1999 Seminars, conferences and other events
13 April 1999
The peace process in Northern Ireland
To an audience at CPACS poster gallery visiting academic Dr David Bloomfield argued that the peace process was a slow one. Eked out "inch by grudging inch", factions in Northern Ireland had to be persuaded to move from a willingness to die for their cause, to an acceptance to live with what they’ve got. In spite of this, Bloomfield confirmed that much progress has been made towards peace starting with the Brooke Initiative in 1989. For a more detailed account see the University of Sydney News, 29 Apr 1999:5.
Friday 11 June 1999
Teach-in on Kosovo: Towards Peaceful Solutions
In the tradition of the Vietnam war debates, teach-ins provide opportunities for everyone to participate, to inform and be informed.
Co-sponsored by the Centre for Peace and Conflict Studies
And the Student Representative Council
Presentations foreshadowed from representatives from the Serbian and Albanian communities, CARE Australia, Austcare, the Australian Red Cross and Amnesty International. Presentations are limited to 5 minutes to debate short-term humanitarian responses to the Kosovo crisis and long-term peace solutions.
Come and exercise your rights as an international citizen.
What do you know?
What do you understand?
What do you propose?
Carslaw Lecture Theatre Room 159
University of Sydney
Telephone: +61 2 93517686 Fax: +61 2 96600862 or
Programme of Speakers
Session 1 (11:00am-12:15pm)
Background to the Balkans
Dr Zdenko Zlatar, Dept of History "The Serbian Myth of Kosovo: Origins, Evolution and Significance"
Dr Joseph Halevi, Dept of Economics "The Role of Europe in the Crisis of Yugoslavia"
Dr Peter Radan, Serbian Studies Foundation "The Secession of Kosovo"
Ms Anastasia Polatis, President Sydney University Union
Session 2 (12:15pm-1:15pm)
The Humanitarian Crisis
Ms Patricia Garcia, Austcare "Is there an Immediate Solution to Kosovo?"
Mr Michael Emery, CARE Australia "Reflections on the Refugee Crisis in Macedonia"
Ms Helen Style, Australian Red Cross "The role of the Red Cross under the Geneva Convention"
Ms Rose McDonald, World Vision Australia "Humanitarian Aid in Times of War"
The Hon Justice Marcus Einfeld AO QC
Session 3 (1:30-2:30pm)
Building Long-term Peace
Mr Simon Emsley, Australians for Peace in Yugoslavia "The Crisis of Yugoslavia:
Implications for Australian Workers"
Prof Stuart Rees, Centre of Peace and Conflict Studies "A Peace Plan for Kosovo"
Dr Lazar Stankov, Dept of Psychology "Ethnocentrism as a source of Conflict in the Balkans"
Mr Luke Whittington, President of SRC "Paralysis through Ignorance: What does an Activist do?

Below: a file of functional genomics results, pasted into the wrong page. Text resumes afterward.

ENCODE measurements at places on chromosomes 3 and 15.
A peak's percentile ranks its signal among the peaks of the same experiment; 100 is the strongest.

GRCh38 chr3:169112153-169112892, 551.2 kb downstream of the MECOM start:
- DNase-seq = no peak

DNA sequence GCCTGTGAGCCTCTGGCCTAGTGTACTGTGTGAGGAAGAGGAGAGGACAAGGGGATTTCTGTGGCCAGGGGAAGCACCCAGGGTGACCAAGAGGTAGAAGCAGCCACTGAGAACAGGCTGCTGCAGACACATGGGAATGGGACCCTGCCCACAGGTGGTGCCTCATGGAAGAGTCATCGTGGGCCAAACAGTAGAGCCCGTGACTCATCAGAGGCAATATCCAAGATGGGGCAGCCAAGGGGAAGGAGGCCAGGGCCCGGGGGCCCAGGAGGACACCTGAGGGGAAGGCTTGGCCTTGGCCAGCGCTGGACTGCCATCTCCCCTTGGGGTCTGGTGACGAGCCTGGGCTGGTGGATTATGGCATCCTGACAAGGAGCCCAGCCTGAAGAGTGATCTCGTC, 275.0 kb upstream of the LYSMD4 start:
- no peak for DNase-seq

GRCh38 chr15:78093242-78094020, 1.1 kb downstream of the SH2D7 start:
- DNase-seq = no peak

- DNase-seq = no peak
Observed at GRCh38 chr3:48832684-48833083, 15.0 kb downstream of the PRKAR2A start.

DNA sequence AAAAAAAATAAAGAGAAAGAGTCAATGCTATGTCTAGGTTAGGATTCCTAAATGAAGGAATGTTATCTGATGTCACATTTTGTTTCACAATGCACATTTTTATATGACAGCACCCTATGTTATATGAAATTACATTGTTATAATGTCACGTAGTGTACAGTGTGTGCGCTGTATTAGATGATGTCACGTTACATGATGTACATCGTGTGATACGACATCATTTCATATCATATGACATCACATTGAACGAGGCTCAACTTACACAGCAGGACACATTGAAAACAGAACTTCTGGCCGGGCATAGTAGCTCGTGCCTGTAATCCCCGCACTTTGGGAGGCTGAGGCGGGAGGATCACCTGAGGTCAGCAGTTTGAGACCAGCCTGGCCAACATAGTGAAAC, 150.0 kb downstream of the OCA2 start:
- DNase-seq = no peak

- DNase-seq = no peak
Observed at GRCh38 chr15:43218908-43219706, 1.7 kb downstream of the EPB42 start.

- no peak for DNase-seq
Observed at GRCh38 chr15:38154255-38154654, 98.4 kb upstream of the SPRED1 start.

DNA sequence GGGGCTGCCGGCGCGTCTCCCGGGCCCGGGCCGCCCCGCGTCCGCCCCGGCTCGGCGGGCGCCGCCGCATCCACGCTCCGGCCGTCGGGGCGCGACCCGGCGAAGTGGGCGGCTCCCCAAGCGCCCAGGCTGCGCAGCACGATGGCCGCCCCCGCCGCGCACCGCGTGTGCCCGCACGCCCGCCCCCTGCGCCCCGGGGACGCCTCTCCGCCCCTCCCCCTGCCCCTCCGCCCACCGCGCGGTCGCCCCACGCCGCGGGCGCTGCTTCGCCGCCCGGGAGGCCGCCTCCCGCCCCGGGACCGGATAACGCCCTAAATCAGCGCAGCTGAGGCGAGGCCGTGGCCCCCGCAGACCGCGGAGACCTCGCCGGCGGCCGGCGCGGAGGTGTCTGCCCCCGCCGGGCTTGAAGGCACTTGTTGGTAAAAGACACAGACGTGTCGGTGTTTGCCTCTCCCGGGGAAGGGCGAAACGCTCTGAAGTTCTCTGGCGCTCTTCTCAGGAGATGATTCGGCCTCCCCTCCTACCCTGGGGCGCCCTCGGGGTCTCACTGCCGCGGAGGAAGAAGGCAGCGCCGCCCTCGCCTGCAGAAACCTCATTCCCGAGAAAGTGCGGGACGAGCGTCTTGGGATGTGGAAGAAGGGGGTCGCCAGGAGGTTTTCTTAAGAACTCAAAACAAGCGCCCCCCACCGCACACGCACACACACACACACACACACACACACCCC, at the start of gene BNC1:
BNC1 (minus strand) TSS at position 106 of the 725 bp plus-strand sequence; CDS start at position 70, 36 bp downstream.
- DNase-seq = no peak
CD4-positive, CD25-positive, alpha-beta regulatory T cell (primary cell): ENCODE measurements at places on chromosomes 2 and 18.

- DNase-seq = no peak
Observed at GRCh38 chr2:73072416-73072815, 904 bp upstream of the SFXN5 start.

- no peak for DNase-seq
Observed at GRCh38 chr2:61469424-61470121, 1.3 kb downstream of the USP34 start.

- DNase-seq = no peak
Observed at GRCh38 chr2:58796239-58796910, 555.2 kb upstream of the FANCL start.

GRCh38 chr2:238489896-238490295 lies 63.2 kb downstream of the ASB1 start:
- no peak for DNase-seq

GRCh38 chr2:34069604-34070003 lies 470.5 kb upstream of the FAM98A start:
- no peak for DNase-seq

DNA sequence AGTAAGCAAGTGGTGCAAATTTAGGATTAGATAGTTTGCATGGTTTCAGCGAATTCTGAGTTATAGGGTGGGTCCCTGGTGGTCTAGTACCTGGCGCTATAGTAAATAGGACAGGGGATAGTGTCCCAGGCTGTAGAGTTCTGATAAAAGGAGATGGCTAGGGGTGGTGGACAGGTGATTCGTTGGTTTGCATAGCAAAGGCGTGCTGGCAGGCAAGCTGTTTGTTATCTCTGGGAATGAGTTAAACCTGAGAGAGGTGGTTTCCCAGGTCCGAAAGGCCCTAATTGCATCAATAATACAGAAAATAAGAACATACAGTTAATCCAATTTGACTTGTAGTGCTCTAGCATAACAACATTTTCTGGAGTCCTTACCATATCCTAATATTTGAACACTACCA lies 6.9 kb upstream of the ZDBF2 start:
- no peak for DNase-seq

Mr Tim Haydon, Amnesty International NSW Branch "The Heart of the Matter: Human Rights the Peace Process"
Conflict Resolution in North and South Korea
On 21 September, Scott Snyder from the US Institute of Peace in Washington DC presented a CPACS seminar co-hosted with the Research Institute for Asia and the Pacific. Snyder argued that crises form the catalysts for reconciliation. For example, recent concessions by the US Government to ease sanctions against North Korea, in exchange for missile control, occurred largely because both sides were looking for solutions to overcome crises. For the Koreans the crisis was chronic food shortages; for the Americans it was the threat of missile attacks.
Indonesia – Towards a Culture of Peace
On 22 September, Robert Howell, a specialist in peace and conflict resolution, presented a seminar based on his recent trip to Indonesia. As clerk of the ANZ Quaker Peace and Service Indonesia Committee, he recently attended an International NGO Forum on Indonesian Development in Bali. Topics included: the adoption in Indonesia of international statutes to assist the protection of human rights, the roles of the Indonesian military and police, the issue of systemic corruption, the problem of regional conflicts, and the potential for a South Africa-style truth and reconciliation process.
After the conference, Howell met Herb Feith at the Centre for Security and Peace Studies at Gadjah University, Yogyakarta, and learnt of the Centre’s work with the Indonesian Police Service and their mediation, conflict resolution and problem solving techniques. Howell’s central message was that the Indonesian Police are aware of the political change in Indonesia, and are willing to move towards a more civilian, less military style of training, operations and culture. This requires the assistance from all around the world, and provides the opportunity for those working for peace and reconciliation to contribute time, money and skills to interactive projects and research.